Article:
Indian kilts to cover Scottish soldiers?
The kilts are meant for the new Royal Regiment of Scotland, due to be formed next month.india Updated: Feb 25, 2006 13:06 IST
Traditional Scottish kilt makers are up in arms over the possibility that the British Ministry of Defence may prefer Indian textile companies to supply kilts to Scotland's soldiers.
As part of the ministry's value-for-money procurement policy, the £300,000 tender for the supply of thousands of traditional kilts for Scotland's soldiers is expected to be open for international bidding.
Textile companies in India are said to be favourites to win the contract.
The kilts are meant for the new Royal Regiment of Scotland, due to be formed next month from the amalgamation of the six existing regiments.
It needs up to 3,000 kilts in dark-coloured government tartan for ceremonial occasions and parades.
Scotland's regiments have traditionally been supplied kilts using tartan for over 150 years by local company Robert Noble, the Peebles textile company which has supplied the eight yards of pure wool material needed for each military kilt.
However, the ministry has said that the bulk purchase of material for the new "super-regiment" has to be decided by competitive international tendering to ensure the best return for taxpayers' money.
Tartan uniforms and pipes and drums are among the major military legacies of more than a century of British rule in the sub-continent.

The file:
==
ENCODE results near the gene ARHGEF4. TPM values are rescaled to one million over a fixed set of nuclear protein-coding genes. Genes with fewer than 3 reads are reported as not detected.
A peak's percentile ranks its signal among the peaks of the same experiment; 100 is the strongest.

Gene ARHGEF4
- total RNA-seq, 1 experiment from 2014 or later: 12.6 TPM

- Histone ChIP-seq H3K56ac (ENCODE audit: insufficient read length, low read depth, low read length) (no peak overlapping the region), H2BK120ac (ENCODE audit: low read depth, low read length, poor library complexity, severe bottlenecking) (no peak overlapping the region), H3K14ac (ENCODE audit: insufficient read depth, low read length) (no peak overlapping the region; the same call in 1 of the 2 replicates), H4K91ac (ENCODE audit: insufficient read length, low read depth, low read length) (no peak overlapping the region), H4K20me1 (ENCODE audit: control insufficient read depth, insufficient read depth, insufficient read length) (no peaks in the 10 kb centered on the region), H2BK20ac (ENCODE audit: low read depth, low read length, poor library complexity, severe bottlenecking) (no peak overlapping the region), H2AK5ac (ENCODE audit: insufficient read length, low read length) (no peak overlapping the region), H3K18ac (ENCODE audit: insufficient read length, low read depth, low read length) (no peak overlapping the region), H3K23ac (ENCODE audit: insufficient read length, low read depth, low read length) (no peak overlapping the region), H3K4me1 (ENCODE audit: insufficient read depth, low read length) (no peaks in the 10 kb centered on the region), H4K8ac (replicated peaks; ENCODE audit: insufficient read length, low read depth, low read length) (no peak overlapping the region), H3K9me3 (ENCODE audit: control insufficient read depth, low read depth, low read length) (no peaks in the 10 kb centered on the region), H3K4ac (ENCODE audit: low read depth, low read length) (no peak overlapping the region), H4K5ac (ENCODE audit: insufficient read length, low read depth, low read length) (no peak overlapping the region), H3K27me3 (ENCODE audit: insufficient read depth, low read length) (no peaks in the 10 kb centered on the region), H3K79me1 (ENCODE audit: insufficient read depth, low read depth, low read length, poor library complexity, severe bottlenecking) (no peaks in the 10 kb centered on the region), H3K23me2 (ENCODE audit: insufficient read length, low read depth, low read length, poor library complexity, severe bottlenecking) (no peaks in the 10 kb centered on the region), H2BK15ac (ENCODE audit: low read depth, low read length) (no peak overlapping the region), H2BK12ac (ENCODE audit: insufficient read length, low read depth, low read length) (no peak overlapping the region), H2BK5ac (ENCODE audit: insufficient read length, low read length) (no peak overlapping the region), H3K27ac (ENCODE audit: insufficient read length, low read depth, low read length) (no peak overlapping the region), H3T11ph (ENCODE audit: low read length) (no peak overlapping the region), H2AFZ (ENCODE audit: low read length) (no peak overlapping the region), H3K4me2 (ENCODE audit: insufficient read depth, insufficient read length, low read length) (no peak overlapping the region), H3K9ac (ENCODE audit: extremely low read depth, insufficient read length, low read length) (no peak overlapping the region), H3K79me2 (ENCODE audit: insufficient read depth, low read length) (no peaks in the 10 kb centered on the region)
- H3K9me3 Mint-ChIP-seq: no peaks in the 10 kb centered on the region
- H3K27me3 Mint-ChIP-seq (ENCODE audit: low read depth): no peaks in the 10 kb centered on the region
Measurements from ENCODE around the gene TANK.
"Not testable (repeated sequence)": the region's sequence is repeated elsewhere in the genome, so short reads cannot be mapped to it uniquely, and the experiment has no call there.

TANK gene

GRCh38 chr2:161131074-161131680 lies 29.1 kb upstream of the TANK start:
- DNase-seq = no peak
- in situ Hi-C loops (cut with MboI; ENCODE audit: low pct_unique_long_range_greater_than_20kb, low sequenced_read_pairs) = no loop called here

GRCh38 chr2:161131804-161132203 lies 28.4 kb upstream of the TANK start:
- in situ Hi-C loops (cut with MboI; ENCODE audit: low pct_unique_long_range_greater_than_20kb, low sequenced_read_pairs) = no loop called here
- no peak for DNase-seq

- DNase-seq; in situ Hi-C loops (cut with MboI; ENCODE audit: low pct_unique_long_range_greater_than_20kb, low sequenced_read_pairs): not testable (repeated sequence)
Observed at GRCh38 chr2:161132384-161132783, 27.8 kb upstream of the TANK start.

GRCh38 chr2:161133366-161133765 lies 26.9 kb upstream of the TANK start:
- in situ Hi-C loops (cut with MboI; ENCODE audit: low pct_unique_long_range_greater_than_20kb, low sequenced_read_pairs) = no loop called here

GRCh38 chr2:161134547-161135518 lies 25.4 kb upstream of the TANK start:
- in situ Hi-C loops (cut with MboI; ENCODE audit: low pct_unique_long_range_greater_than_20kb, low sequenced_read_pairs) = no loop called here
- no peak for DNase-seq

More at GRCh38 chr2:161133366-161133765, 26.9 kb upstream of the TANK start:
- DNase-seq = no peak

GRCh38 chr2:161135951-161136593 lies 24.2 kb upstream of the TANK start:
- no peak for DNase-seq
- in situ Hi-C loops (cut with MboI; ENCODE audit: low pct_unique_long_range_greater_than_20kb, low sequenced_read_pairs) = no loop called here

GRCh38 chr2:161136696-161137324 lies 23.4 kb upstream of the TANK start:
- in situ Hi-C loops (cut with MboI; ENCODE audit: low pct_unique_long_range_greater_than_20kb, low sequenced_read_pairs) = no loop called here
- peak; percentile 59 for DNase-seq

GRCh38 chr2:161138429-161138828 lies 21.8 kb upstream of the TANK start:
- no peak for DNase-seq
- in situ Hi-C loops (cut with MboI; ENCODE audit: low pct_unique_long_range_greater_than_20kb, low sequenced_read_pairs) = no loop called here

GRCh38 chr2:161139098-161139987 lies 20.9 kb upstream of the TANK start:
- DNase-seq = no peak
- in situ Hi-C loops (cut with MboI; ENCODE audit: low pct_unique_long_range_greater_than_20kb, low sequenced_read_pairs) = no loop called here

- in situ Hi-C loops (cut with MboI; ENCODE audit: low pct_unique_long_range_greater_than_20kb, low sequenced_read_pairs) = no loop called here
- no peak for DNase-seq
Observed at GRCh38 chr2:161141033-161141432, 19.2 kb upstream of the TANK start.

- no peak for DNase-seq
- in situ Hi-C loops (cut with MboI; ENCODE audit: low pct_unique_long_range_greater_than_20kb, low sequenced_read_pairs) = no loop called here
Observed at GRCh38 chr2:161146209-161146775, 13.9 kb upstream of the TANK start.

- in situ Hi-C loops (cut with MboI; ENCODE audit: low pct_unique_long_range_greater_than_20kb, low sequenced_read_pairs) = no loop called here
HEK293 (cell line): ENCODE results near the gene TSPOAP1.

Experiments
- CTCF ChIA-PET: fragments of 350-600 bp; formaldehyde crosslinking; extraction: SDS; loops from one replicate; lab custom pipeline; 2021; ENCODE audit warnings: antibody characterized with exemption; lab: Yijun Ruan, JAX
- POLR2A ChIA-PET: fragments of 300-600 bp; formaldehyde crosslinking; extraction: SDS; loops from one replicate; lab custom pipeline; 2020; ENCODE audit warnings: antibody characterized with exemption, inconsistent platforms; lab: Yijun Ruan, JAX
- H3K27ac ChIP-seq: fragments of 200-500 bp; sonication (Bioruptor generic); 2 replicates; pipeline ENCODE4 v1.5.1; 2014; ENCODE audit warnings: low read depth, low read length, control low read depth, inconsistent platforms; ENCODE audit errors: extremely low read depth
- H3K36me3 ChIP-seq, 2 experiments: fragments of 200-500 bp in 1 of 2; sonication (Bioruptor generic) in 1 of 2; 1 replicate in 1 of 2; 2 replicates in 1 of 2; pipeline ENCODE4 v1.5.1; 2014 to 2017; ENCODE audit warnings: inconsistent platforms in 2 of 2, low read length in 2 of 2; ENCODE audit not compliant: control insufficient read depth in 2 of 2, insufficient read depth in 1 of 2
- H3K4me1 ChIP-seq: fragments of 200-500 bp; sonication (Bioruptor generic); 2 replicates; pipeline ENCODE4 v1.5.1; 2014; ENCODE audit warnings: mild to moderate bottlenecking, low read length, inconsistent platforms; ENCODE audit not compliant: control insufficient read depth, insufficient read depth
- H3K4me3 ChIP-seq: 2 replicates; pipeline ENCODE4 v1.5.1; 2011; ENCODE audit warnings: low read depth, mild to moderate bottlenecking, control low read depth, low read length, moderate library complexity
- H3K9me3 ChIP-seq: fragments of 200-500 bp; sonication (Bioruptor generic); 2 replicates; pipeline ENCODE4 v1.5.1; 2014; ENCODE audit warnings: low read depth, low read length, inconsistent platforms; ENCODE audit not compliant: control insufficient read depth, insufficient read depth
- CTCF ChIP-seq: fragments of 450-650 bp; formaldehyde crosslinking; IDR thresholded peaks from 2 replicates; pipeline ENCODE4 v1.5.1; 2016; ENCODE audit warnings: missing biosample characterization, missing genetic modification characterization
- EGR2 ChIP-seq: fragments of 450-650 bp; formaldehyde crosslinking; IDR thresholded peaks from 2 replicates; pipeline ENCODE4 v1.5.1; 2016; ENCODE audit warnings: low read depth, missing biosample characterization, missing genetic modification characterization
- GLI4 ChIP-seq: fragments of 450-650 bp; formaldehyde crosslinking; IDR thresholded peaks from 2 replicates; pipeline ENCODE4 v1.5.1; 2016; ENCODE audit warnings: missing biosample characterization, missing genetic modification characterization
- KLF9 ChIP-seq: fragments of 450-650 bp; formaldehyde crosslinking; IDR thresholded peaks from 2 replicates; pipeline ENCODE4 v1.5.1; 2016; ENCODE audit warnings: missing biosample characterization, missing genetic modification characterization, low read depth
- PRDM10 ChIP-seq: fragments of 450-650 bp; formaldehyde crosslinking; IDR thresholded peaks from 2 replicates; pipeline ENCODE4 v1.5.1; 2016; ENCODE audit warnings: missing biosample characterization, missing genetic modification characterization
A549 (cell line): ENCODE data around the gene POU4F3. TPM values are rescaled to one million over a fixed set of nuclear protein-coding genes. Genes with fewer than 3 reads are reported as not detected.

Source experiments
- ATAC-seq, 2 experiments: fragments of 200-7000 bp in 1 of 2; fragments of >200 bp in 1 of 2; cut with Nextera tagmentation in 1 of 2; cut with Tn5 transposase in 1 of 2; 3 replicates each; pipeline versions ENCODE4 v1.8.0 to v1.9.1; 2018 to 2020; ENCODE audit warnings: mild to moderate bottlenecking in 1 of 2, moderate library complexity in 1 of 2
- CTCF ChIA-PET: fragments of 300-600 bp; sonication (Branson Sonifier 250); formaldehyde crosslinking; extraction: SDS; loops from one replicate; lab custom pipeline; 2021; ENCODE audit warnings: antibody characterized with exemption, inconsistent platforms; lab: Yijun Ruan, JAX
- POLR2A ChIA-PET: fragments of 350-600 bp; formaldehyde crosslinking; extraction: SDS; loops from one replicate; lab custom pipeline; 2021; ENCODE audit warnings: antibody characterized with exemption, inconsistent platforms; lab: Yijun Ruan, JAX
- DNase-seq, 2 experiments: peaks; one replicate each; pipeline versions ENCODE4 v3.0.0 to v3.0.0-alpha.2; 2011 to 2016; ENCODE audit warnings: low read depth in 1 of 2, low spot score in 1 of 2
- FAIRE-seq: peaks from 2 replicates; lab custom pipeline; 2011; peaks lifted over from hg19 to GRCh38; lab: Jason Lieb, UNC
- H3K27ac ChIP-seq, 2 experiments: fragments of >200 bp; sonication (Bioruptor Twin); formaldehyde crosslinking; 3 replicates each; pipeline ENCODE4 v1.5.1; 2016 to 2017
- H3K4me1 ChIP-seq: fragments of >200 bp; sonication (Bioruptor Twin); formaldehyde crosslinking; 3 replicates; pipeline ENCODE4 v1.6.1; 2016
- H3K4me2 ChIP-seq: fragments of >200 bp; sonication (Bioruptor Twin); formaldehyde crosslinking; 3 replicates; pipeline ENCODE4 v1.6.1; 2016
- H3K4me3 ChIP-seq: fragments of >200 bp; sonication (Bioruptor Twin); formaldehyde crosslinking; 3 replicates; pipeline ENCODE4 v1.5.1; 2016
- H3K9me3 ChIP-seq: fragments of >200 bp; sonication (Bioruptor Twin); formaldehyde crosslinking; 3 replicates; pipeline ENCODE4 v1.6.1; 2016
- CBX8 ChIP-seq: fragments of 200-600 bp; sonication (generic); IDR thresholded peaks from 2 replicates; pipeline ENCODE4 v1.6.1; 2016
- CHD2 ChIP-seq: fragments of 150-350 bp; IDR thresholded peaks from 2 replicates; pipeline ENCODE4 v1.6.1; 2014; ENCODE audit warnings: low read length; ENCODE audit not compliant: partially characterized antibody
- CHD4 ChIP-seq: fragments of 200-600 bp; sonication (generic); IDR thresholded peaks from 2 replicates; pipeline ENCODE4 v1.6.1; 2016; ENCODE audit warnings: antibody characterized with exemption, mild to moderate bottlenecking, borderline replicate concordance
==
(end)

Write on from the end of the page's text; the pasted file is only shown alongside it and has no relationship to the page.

Roland Brett, the managing director of Robert Noble, complained that the ordering policy might mean his company losing the order to an overseas competitor.
"There is a danger that Scottish soldiers are going to be wearing regalia not made in Scotland of a fabric not woven in Scotland. While we understand the imperative for value-for-money where the public purse is concerned, we feel our long expertise should be taken into account.
"We have a Scottish industry and the Ministry of Defence (MoD) does not seem to be supporting it," Brett said.
The MoD said it had no choice but to open the contract to the best competitive bid under the terms of its procurement regulations.
In December, the Department of Trade agreed to investigate claims by the Scottish Tartans Authority that some international websites were passing off kilts from India as 'Made in Scotland'.
Jeremy Purvis, member of the Scottish parliament for Tweeddale, Ettrick and Lauderdale, said the move was "outrageous" and pointed out that there was a "very real possibility of the MoD choosing a tender from Bangalore in India or the Czech Republic due to cost, which "beggars belief".
In a statement the MoD said, "Scottish firms who can meet requirements and demonstrate best value for money for UK taxpayers are encouraged to apply."